WASHINGTON — While the vast majority of Americans are following thru on both rounds of COVID-19 vaccinations, more than 5 million Americans have failed to follow thru on getting a second dose, according to national reports.
The New York Times and ABC News said recent Centers for Disease Control and Prevention data shows that about 8% of Americans who received their first dose of the Pfizer or Moderna mRNA COVID-19 vaccines have missed their second dose during their scheduled windows.
The percentage of people not getting their second dose, according to CDC data, is more than double the 3.4% who missed their second dose in mid-February.
“I’m very worried, because you need that second dose,” said Dr. Paul Offit, a professor at the University of Pennsylvania and a member of the Food and Drug Administration’s vaccine advisory panel told the New York Times.
Dr. John Brownstein, an epidemiologist at Boston Children's Hospital, told ABC News that it isn't clear why so many Americans have missed their second dose. However, he said a few factors could include strong side effects deterring individuals from getting a second shot, work schedules, misinformation or just technical issues that could contribute to the difference.
The New York Times said the second shot data comes from missed counts of vaccines through April 9. It only covers people who got their first Moderna dose by March 7 or a first Pfizer dose by March 14.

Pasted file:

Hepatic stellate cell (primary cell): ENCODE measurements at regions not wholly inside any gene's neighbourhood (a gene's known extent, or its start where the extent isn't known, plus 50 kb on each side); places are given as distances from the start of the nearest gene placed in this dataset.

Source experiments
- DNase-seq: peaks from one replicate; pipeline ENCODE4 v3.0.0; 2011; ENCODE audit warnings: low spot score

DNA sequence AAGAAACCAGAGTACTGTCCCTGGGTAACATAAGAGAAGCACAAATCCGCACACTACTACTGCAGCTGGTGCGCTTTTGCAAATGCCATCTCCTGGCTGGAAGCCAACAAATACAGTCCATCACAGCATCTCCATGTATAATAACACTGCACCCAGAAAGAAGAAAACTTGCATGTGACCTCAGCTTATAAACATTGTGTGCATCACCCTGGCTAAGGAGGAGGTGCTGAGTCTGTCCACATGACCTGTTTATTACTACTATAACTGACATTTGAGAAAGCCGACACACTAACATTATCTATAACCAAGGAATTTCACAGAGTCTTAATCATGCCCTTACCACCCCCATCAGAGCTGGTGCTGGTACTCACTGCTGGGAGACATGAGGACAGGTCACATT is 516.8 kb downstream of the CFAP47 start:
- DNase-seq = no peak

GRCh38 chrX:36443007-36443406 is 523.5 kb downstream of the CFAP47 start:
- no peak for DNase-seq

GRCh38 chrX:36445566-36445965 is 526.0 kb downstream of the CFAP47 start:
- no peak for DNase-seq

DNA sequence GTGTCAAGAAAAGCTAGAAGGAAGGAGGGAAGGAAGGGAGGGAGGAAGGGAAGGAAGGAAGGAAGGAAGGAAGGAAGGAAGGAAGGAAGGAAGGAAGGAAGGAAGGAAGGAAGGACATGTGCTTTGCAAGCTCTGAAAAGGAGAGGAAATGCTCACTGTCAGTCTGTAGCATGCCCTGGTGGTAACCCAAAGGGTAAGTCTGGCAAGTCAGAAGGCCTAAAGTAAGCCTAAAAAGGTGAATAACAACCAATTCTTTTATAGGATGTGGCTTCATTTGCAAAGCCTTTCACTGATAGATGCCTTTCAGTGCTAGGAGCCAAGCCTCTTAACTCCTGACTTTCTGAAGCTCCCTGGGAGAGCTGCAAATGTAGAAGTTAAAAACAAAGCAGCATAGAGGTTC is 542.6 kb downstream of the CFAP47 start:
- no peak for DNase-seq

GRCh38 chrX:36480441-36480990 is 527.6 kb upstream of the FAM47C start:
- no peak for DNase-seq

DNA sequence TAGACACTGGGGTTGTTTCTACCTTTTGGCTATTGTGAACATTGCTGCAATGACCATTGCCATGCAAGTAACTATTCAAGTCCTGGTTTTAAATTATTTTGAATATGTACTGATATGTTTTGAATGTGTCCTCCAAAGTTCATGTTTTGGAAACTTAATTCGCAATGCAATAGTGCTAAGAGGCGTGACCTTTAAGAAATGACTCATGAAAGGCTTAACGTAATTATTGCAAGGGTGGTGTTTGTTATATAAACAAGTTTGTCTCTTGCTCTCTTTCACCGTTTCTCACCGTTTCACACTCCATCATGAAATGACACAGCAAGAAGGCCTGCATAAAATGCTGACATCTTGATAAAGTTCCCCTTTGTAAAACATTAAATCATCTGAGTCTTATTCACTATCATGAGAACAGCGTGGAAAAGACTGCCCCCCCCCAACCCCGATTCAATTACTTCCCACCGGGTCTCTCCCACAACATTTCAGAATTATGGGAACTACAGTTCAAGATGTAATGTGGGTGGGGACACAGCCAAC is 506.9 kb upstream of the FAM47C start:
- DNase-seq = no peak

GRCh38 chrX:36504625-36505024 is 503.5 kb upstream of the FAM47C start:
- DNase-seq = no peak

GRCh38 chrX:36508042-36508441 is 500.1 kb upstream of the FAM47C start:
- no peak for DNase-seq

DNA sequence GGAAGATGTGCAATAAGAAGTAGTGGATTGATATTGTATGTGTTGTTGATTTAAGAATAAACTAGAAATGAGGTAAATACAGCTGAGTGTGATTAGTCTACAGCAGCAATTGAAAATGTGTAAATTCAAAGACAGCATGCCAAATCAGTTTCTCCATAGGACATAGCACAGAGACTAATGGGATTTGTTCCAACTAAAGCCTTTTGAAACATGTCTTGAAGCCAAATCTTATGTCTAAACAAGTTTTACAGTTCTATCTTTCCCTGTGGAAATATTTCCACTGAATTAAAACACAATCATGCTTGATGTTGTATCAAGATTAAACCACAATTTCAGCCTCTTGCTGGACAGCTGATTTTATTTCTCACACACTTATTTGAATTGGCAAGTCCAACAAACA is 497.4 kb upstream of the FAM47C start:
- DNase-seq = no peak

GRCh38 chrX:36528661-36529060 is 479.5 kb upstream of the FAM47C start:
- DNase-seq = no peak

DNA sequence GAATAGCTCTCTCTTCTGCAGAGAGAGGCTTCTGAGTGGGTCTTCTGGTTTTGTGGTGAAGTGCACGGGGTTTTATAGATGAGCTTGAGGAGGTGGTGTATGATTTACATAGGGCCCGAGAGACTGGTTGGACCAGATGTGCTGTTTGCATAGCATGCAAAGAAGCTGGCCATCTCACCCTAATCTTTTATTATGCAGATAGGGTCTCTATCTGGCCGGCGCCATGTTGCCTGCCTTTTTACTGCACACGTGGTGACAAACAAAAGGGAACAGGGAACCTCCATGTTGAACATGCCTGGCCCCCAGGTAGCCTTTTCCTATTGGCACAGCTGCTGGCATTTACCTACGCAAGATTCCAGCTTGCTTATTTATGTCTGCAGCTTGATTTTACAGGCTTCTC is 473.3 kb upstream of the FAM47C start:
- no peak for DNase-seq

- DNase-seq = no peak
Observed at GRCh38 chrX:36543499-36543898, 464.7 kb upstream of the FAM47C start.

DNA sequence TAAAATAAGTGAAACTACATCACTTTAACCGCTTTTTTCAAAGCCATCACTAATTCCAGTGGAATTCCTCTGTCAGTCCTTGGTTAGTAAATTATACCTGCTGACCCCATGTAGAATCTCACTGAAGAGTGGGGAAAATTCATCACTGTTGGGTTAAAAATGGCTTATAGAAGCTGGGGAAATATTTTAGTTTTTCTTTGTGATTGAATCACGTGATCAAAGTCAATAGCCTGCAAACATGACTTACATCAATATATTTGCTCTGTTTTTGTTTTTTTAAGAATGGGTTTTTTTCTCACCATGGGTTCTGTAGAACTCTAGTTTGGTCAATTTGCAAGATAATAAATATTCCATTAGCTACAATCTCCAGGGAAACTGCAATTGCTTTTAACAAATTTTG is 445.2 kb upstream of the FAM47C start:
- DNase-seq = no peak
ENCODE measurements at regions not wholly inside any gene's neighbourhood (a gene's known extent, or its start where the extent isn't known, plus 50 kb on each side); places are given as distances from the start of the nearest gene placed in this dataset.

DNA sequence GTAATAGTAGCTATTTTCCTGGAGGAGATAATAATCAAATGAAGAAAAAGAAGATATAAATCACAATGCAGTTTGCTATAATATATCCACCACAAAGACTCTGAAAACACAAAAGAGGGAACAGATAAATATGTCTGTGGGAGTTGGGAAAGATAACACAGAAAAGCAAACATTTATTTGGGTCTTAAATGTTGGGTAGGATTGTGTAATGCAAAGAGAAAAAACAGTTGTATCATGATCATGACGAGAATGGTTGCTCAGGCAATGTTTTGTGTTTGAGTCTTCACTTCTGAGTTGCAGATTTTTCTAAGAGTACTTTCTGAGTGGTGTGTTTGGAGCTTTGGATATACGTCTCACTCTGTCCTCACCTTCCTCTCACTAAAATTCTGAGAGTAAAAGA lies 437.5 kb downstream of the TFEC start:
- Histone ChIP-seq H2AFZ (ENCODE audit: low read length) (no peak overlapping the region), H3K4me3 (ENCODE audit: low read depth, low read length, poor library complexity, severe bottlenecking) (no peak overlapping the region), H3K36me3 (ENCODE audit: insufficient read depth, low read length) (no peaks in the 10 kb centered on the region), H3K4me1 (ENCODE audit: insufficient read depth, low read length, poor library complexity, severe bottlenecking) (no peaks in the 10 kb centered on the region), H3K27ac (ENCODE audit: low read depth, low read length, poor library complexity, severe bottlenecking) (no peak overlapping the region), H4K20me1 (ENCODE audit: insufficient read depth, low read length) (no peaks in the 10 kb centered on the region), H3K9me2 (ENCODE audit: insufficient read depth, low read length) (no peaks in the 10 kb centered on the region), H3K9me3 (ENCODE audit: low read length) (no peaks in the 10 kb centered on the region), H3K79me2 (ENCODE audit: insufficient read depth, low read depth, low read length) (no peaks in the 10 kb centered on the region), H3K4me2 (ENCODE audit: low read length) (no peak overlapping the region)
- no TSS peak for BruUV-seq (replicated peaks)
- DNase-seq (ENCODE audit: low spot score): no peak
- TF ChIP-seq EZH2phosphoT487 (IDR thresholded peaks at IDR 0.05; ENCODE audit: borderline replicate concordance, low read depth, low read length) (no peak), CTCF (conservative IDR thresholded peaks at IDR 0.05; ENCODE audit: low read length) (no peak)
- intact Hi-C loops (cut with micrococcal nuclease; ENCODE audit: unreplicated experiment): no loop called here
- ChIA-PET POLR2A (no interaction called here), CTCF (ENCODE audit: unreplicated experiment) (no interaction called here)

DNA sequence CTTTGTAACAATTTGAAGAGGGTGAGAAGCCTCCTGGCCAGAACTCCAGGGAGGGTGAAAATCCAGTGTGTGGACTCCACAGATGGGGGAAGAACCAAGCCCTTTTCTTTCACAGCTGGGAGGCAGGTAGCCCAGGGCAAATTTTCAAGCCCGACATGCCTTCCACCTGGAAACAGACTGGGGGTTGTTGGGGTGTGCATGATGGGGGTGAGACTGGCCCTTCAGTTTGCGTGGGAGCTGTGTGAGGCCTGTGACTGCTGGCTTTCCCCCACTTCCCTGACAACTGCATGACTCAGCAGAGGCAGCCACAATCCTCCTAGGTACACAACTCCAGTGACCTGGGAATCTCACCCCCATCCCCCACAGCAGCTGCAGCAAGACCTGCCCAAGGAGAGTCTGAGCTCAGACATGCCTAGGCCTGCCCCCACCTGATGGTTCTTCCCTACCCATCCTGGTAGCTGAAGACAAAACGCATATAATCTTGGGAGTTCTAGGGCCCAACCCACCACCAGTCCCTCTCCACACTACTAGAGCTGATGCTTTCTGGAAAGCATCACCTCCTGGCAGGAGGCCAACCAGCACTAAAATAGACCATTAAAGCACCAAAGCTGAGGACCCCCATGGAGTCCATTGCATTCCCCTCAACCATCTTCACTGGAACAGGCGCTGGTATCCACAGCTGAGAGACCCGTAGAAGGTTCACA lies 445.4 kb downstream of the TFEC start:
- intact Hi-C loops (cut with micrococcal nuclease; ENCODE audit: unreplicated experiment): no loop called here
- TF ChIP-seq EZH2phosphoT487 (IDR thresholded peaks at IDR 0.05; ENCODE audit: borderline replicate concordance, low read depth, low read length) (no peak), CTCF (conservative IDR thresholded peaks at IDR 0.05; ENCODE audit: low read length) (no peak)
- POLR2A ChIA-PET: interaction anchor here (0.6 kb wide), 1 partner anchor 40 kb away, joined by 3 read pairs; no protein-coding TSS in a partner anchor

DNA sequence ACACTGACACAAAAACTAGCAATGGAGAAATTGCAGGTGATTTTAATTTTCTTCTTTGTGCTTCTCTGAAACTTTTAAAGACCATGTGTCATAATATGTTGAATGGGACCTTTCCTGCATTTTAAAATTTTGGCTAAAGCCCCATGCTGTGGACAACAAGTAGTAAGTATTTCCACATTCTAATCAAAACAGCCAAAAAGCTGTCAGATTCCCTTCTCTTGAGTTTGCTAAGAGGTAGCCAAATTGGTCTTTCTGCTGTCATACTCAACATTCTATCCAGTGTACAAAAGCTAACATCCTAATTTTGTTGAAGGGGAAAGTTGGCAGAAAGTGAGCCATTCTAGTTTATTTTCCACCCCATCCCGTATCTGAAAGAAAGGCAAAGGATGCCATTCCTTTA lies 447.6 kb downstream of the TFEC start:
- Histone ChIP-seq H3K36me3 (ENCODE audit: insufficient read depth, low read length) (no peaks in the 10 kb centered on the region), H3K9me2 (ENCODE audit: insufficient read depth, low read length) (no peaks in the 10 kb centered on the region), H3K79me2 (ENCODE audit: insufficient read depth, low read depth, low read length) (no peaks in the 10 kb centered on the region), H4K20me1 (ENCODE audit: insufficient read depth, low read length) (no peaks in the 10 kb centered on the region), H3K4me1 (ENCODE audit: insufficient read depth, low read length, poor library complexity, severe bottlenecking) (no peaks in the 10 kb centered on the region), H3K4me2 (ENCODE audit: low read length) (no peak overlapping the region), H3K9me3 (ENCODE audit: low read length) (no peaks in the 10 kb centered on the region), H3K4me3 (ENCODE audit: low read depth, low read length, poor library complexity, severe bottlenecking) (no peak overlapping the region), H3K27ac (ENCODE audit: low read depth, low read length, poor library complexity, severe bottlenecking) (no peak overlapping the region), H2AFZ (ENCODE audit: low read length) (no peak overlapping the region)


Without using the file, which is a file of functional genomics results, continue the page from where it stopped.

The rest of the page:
The CDC says anyone who receives their first Pfizer coronavirus vaccine should get their second shot 3 weeks, or 21 days later. For the Moderna shot, Americans are urged to get their shot four weeks later, or 28 days after the first.
Someone isn't considered fully vaccinated until two weeks after their second Pfizer or Moderna vaccine, according to the CDC.
Health officials, however, have said that a second COVID-19 dose may be given up to six weeks after the first dose, but only if necessary. The CDC said that there is “limited information on the effectiveness of receiving your second shot earlier than recommended or later than 6 weeks after the first shot.”
Dr. Brownstein told ABC News that the data could miss reports of a second vaccine if someone gets inoculated at two different locations or gets both from a new vaccination site.
"We know IT systems have trouble talking to each other, and you may not get a full picture of an individual," Brownstein told ABC.
About half of all U.S. adults have received one dose of a coronavirus vaccine, according to CDC data. However, some received the single-dose Johnson & Johnson vaccine, which was paused for about a week after health officials learned a handful of rare, but dangerous, blood clots occurred after a few people got the vaccine. Health officials lifted the pause on Saturday.
The coronavirus is blamed for more than 572,000 deaths in the United States. Across the globe, more than 3 million people have died from the virus, according to a tally from Johns Hopkins University.